Telegram founder warns weaker encryption in messenger apps may disrupt national securityBusiness & Economy June 26, 15:22
No cases of racism at FIFA Confederations Cup — Nigerian fanSport June 26, 14:56
Kremlin comments on dispute between Telegram founder and telecom watchdogRussian Politics & Diplomacy June 26, 14:27
Diplomat notes possible exodus of Russia’s envoy to US not spur-of-the-moment moveRussian Politics & Diplomacy June 26, 14:15
Russia to feature advanced torpedo at St. Petersburg naval showMilitary & Defense June 26, 14:07
Russian PM expects stronger negative effect of anti-Russia sanctions on country’s economyBusiness & Economy June 26, 13:53
Kremlin spokesman says Putin and Trump will meet in HamburgRussian Politics & Diplomacy June 26, 13:39
Russia to wean off Ukrainian gas turbine engines by mid-2018Business & Economy June 26, 13:17
Astana meeting on Syria to focus on de-escalation zones — LavrovRussian Politics & Diplomacy June 26, 13:07
The match, which ended with CSKA’s crushing 1-5 defeat, was held over two weeks ago in the Italian capital. CSKA Moscow’s fans began casting flares starting after the 71st minute of the match and also attempted to force their way to another sector of the stadium from the one where they were seated.
The Russian club’s fans also entered a scuffle with AS Roma fans before the match but police managed to disperse the fighting parties. Two of CSKA fans were detained by police before the game and 15 more after the match.
UEFA also accuses CSKA fans of unfolding a banner during the match that allegedly contained a race-hate instigation statement.
Friday’s planned set of penalties follows previous UEFA’s penalty for CSKA after it ordered the Russian football club to play its Champions League’s Group E match against Bayern Munich FC last Tuesday in an empty arena in Moscow. UEFA’s order was issued following CSKA’s fans poor behavior last December during the match against Viktoria Plzen FC.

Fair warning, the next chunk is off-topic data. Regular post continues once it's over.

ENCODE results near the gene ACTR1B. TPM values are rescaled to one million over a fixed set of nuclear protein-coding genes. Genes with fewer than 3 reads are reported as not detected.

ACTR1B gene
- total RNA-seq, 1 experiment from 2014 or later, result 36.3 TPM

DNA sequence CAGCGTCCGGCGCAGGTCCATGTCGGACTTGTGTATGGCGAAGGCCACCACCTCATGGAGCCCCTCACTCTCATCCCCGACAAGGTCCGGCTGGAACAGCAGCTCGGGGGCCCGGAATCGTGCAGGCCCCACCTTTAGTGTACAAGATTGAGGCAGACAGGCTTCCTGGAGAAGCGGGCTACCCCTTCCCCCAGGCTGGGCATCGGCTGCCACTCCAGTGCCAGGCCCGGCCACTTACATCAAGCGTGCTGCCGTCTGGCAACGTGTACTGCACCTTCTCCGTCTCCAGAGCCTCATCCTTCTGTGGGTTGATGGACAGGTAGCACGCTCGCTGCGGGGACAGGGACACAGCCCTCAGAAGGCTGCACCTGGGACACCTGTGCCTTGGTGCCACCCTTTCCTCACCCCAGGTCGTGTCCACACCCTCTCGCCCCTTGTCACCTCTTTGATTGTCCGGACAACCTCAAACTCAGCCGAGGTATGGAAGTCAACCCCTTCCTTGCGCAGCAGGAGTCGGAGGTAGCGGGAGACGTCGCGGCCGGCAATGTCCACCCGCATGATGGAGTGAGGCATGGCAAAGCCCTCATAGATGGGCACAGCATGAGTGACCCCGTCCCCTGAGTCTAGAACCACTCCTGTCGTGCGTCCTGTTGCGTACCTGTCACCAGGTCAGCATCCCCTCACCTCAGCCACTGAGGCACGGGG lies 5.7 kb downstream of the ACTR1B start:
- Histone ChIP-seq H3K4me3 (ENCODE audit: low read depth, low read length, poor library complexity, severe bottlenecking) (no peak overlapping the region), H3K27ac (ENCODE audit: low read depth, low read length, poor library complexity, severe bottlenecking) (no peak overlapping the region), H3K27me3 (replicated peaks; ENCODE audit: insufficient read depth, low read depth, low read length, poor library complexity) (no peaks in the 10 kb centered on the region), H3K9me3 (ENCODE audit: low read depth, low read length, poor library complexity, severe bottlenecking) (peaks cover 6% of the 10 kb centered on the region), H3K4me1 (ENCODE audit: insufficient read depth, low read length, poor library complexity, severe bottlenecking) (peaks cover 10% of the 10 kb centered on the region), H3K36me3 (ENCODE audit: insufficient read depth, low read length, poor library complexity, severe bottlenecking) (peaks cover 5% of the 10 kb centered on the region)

Russia Football Union’s (RFU) disciplinary committee had been recently also very active imposing penalties on domestic football clubs for their fans' misconduct during the games. Two days ago the committee imposed a set of sanctions against Spartak Moscow football club, citing their fans’ poor behavior at a match last week against Zenit St. Petersburg FC.
Spartak was fined 450,000 rubles (over $11,370) because its fans delivered intimidating and race-hate statements, particularly in regard to Zenit’s Brazilian forward Hulk, used fireworks and cast flares. The club was also ordered to play its next away match, which will be played against Ural FC, with empty fans stands.
Fans behavior during football matches in Russia was in particular focus in May after one of football players suffered a concussion at the hands of fans during the match time. Dozens of Zenit FC fans rushed to the pitch of the Petrovsky Stadium in St. Petersburg on the 87th minute of the match on May 11, attacking players as Zenit was losing 2-4. One of the fans punched in the head Dynamo Moscow FC captain Vladimir Granat, who was later hospitalized and diagnosed with concussion.
One of the cases in the chain of penalties might seem strange but it is true as Lokomotiv Moscow FC was fined on Wednesday 5,000 rubles ($126) because a stray dog ran out in the pitch during the club’s home match against Amkar Perm FC.
Security and fans behavior during football matches is under a close attention of the Russian football authorities also because the country is in full swing preparations for hosting the FIFA World Cup in 2018.
Russia won the bid to host the 2018 World Cup over three years ago in a tight race against the joint bid from England, Portugal and Spain and the joint bid on behalf of Belgium and the Netherlands.
Following an official ceremony held in September 2012 and attended by FIFA President Sepp Blatter, Russia eventually selected 11 out of the earlier proposed 13 cities, excluding Krasnodar and Yaroslavl. The final list of the 2018 World Cup host cities includes Moscow, St. Petersburg, Sochi, Kazan, Saransk, Kaliningrad, Volgograd, Rostov-on-Don, Nizhny Novgorod, Yekaterinburg and Samara.
The matches of the 2018 World Cup will be held at 12 stadiums located in the 11 cities across Russia.